Gaelen McCormick has been losing her hearing, to varying degrees over several years as a result of Ménière’s disease – a condition that also causes vertigo and tinnitus.
"My husband and I have a morning ritual. Wake up, and the first thing he says, is “I love you” and the next thing I can say is “I can hear you” or “I can’t hear you” – and that’s how we start our day."
The loss of hearing was a particular challenge for McCormick because of her profession: she is a musician.
She actually stopped being able to hear out of one ear 12 years ago, but kept it a secret. That stopped being an option when the hearing in her other ear started fluctuating:
"In the years leading up to it, some days I would hear fine, some days I would hear fine with distortion, some days my hearing would drop 50 percent, 70 percent, and I would just be like, do I go to the concert tonight? Do I call in sick? What do I do about this? And I never ever knew."
McCormick recently started to speak publicly about the challenges she has been facing, posting this on Facebook at the end of 2017:
I’ve been deaf now for almost one year, and grappling with what that means to be deaf and a musician. This is why you have not seen me play with the RPO.
Likely my professional performing days are over. Maybe. Jury’s still out on that one. Look at me living. Despite it all. And teaching. And creating, and writing new music for students. The next chapter is starting to get written in my own life. Love you all.
With the help of technology, resources from NTID at RIT, and a good support system, music is still McCormick’s profession. At first, she wasn’t sure if she could continue teaching – but she and a few students decided to give it a try.
She recalled, "And I literally could hear nothing, um, and it went great! It went fine. They were so flexible with me. I would use my phone from voice to text, in a notepad program, like an app like a notepad, and so, if I could not understand what they were saying. Usually I can figure out what you’re asking me - What’s that note, what’s that fingering. And I would still demonstrate for them – and I can see what they’re playing; The bass is very visual, because it is so large, and so we were able to work around that. And it was the thing that got made me want to get out of bed in the morning – was knowing that today I was going to see that person."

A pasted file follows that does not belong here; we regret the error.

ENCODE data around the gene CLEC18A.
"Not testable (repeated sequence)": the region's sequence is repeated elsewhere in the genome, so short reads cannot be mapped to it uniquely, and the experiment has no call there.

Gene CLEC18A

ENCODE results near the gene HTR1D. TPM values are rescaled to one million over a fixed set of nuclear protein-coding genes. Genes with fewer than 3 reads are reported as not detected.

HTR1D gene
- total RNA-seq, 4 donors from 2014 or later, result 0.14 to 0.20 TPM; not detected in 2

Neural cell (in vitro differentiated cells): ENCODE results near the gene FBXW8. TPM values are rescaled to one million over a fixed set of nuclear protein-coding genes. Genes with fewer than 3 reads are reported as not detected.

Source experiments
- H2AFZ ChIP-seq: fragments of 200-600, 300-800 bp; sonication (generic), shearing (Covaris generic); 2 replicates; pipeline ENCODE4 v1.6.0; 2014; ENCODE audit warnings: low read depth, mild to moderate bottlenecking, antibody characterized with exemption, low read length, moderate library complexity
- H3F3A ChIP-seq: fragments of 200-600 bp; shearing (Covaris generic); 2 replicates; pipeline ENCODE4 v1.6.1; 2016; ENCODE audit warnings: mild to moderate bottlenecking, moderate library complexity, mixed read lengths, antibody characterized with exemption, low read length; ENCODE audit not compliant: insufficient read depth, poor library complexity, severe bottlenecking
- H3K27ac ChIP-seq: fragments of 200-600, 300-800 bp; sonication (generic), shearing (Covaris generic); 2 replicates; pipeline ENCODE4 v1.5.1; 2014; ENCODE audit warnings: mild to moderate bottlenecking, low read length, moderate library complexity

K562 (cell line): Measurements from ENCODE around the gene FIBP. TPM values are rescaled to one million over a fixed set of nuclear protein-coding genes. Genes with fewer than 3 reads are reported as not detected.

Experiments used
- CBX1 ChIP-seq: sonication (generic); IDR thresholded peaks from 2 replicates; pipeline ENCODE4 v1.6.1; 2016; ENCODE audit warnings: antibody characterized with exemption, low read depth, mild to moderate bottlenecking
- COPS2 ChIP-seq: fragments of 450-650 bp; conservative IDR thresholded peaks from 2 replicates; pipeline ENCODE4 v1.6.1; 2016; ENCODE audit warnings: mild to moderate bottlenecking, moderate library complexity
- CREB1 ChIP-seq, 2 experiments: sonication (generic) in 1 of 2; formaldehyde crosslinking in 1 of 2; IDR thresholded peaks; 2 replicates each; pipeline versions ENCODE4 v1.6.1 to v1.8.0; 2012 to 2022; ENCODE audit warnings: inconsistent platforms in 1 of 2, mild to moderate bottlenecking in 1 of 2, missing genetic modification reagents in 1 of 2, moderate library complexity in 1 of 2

So now she is teaching more, as well as composing and producing a series of videos online to help students – while continuing to adjust her life and how she sees herself:
"A couple things that I learned right off the bat, were…haha, you can’t do everything by yourself; haha, always thought that I could. Yeah, no. I’m fiercely independent and very very private, and I had to drop all that. Because it’s just impossible. It’s just impossible. I needed a ton of help in the last year, and I just had to ask for it, and I just simply couldn’t be private about it. Because it doesn’t make any sense - “Why is she not playing? Or like, “Why I am walking into a store and not hearing someone who needs to get around me in the shopping aisle?” You simply have to be more transparent about everything going on. So that was one thing."
Her relationship to her identity as a musician also changed: "The other thing was: you say that this thing has defined me, being a bass player and a bass teacher, and I’ve realized it doesn’t have to define me any more. I’m so much more than that, and I’m so many other things."
McCormick had been anxious about how people would react, but the response has been overwhelmingly supportive. And she wants to share that message with others who might be struggling:
"Whatever your thing is – because everyone’s got a thing – I mean you could be 100 percent healthy in your body, but if you’ve got a thing that’s hanging you up. There’s always hope to do whatever you do, you just have to find your way, and say, like, I may have this thing, and I want to do “x” – and, not but – and find the way that those things go together."